US border agency acting head resigns amid child detentions outcry

John Sanders's departure follows an uproar over reports of migrant children being held in filthy conditions.

    In this May 15, 2019, acting US Customs and Border Protection Commissioner John Sanders, left, joins Senate Judiciary Committee Chairman Lindsey Graham, right, on Capitol Hill in Washington, DC [File: J Scott Applewhite/AP Photo]
    In this May 15, 2019, acting US Customs and Border Protection Commissioner John Sanders, left, joins Senate Judiciary Committee Chairman Lindsey Graham, right, on Capitol Hill in Washington, DC [File: J Scott Applewhite/AP Photo]

    The acting commissioner of the US Customs and Border Protection agency has resigned from his position, according to a copy of a message to his employees.

    John Sanders's resignation, announced on Tuesday, followed an outcry over the treatment of migrant children in one of the agency's facilities near the border with Mexico.

    Lawyers said 250 children had been held for weeks in squalid conditions at an overcrowded border patrol station in Clint, Texas. According to the lawyers, the children were not given adequate food and water and often went long periods of time without a shower. 

    Although some of the children were relocated to other centres, The Associated Press reported on Tuesday more than 100 children were moved back to the facility. 

    The reports highlighting the conditions of the facility has renewed criticism from immigrant rights activists and Democrats of Republican President Donald Trump's hardline immigration policies.

    Six children have died since late last year after being detained by the agency along the US-Mexico border.

    Neither the federal official speaking to the New York Times, who first broke the story about Sanders's departure, or Sanders in his message to employees said whether the resignation was connected to criticism over the agency's handling of the substantial influx of migrant families along the US-Mexico border.

    Rights groups cautioned that Sanders's resignation would not end the mistreatment of immigrants in border centres.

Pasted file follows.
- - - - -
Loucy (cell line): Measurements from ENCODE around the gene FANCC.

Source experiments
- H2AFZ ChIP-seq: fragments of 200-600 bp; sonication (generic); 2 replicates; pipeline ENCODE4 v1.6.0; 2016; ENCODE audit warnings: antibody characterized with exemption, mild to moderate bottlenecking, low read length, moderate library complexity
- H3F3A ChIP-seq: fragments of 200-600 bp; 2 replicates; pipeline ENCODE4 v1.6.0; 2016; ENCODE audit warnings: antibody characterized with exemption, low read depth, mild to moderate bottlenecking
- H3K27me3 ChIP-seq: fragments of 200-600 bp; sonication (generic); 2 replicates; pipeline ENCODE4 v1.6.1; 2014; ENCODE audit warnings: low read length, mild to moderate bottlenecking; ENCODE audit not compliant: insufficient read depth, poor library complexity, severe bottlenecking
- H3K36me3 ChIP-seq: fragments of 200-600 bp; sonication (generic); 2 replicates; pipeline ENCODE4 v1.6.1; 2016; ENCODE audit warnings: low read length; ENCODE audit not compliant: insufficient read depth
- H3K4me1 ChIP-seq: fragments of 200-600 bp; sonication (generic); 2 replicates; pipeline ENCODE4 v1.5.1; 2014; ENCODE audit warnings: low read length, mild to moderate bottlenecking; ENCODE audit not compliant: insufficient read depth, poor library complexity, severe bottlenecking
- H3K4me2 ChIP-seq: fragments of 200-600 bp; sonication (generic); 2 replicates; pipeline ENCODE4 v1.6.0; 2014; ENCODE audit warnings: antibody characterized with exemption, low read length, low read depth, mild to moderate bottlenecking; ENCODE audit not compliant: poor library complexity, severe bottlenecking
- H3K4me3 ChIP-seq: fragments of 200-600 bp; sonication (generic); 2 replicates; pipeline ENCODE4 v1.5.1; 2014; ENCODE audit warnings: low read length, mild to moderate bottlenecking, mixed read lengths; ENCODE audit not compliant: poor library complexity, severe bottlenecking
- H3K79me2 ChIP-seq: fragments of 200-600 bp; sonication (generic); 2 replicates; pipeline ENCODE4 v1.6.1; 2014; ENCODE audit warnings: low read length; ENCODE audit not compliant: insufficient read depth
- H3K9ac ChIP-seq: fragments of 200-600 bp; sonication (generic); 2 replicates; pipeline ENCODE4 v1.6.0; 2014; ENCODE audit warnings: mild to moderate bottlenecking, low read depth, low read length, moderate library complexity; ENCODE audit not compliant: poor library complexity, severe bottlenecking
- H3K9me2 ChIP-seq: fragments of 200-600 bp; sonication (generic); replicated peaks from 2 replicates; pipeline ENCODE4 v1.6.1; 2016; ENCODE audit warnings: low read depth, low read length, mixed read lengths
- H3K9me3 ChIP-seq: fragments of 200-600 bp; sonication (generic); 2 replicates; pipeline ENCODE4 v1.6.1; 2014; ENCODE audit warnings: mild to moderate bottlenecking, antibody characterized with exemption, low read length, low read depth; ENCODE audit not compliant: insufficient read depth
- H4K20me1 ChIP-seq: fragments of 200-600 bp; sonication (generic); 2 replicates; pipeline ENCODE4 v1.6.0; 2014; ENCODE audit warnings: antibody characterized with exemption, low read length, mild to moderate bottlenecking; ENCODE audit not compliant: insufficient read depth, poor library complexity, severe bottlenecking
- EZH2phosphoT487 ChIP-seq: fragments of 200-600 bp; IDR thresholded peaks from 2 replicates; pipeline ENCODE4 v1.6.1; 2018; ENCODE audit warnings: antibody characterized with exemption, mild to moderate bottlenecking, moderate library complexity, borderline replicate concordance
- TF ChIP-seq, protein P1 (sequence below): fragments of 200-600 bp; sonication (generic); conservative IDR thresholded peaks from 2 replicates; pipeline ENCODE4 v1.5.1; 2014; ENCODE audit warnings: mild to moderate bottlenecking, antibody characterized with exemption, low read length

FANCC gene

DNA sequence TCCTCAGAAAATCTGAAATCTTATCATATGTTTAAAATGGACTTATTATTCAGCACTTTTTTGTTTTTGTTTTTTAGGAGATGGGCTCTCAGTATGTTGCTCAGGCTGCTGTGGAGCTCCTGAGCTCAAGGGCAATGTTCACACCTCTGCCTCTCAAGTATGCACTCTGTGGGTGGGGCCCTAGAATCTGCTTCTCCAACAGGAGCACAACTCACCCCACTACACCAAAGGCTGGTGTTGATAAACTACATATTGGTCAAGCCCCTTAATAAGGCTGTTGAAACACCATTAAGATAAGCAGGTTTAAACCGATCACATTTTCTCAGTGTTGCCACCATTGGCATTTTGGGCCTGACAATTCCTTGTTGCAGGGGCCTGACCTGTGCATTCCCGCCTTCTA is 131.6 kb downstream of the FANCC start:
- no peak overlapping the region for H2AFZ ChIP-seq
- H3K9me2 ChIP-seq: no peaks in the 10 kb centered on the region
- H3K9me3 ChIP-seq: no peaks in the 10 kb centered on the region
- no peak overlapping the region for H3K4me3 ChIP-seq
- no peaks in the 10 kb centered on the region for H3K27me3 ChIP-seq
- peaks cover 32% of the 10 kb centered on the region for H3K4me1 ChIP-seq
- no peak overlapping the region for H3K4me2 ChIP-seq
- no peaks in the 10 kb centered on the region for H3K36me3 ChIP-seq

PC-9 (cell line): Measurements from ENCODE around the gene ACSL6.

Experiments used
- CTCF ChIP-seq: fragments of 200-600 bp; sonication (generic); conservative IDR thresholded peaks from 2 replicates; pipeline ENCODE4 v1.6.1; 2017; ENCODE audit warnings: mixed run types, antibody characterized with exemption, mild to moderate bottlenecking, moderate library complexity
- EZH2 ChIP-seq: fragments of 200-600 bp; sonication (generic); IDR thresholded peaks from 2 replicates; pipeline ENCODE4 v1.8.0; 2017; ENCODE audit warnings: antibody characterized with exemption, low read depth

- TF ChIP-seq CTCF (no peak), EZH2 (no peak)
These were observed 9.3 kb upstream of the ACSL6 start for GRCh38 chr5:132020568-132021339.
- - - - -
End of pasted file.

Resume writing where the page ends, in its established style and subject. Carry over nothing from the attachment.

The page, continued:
"This is an intentionally racist and violence region who've target immigrants since they took office, RAICES, an immigrants rights organisation said on Twitter. "They need to be held accountable."

    Emergency funding

    Sanders pushed Congress to pass $4.5bn in humanitarian funding to address the crisis caused by the migrant surge.

    On Tuesday, US House Democrats said they plan to approve the funding, but the measure has drawn a veto threat from Trump.

    "This week we have to solve the humanitarian crisis," House of Representatives Democratic Caucus Chairman Hakeem Jeffries told reporters, predicting that the funding package would pass the House with a "strong Democratic vote".

    Democrats were rushing to add language before the vote to mandate better health and nutrition standards at border facilities.

    The changes were being made after some expressed alarm that not enough was being done to improve conditions at the border, where the number of migrants and asylum seekers apprehended surged in May to the highest level since 2006.

    Sanders has been acting as the agency's chief since April when Trump appointed the former commissioner Kevin McAleenan as homeland security secretary.

    Previously, Sanders was the agency's chief operating officer and had also been the Transportation Security Administration's chief technology officer.

    In his resignation letter, obtained by Axios, Sanders said wound step down on July 5.

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    SOURCE: News agencies